6a00d8341c51c053ef013485bc7a83970cAdver­tis­ing doesn’t affect you, does it?  But it does influ­ence your friends and neigh­bors, right?

    If you agree with those sen­ti­ments, as many do, you’re falling prey to what’s become known as the “third-person effect.”

    As it turns out, adver­tis­ing is effec­tive on all of us, even you and me.  We’re just noto­ri­ously bad at fig­ur­ing out our own motives, espe­cially when it comes to sens­ing the sub­con­scious, half-conscious, and uncon­scious desires and impulses that drive much of our behav­ior.  But we’re much bet­ter at the cool obser­va­tion of oth­ers, so we can see that adver­tis­ing works on “the masses” and even on our friends and neigh­bors. Hence the third per­son effect: “adver­tis­ing doesn’t work on me, but it sure seems to affect others.”

    Want to know how to turn this to your advantage?

    First, real­ize that the third-person effect is stronger when the mes­sage isn’t directly rel­e­vant to the listener/viewer/reader.  As PSYBLOG explains it:

    In other words peo­ple are likely to be influ­enced more than they think on sub­jects that are cur­rently of lit­tle or no inter­est to them. An every­day exam­ple would be see­ing an advert for a car, when you’re not in the mar­ket for a new car. We’d prob­a­bly guess it has lit­tle or no influ­ence on us, but this research sug­gests we’d be wrong.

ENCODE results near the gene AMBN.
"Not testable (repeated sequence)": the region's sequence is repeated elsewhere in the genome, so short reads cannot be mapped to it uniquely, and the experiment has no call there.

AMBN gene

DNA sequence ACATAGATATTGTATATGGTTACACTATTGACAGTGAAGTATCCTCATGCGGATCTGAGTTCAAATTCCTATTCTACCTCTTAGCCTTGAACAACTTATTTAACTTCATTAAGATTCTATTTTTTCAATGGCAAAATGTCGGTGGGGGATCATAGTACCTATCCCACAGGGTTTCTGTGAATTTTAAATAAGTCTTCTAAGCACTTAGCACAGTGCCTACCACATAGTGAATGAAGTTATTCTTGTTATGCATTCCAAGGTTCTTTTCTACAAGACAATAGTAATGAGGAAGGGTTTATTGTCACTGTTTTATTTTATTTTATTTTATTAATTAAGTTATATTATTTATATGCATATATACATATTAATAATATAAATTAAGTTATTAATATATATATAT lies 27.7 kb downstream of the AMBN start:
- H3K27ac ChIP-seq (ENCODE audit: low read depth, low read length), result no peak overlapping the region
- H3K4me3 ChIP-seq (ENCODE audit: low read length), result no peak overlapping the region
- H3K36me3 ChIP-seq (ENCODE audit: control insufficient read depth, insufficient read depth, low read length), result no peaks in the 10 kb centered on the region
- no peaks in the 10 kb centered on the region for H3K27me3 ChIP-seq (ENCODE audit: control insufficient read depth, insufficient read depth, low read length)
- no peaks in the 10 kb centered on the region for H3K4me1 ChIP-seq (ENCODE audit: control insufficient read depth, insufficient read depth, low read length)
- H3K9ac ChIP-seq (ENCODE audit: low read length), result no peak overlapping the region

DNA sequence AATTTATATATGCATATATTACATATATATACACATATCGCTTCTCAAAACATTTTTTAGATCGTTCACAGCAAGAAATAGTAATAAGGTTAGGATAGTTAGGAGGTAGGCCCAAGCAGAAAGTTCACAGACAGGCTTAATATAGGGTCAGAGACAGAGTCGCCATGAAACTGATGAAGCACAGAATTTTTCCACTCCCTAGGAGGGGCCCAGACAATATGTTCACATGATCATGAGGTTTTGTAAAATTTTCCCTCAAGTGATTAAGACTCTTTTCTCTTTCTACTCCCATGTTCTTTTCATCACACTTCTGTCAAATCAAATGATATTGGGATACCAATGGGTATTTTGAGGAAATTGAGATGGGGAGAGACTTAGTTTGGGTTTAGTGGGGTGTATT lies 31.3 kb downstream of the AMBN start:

Now, I’m extrap­o­lat­ing a bit here, but this rather pre­cisely matches what my and my col­leagues expe­ri­ence with radio adver­tis­ing: despite the innate desire to reach peo­ple who are already in the mar­ket right nowthe best time to influ­ence your prospect is BEFORE they need what you’re sell­ing, so that they enter the mar­ket with an already estab­lished pre­dis­po­si­tion to favor you and your brand.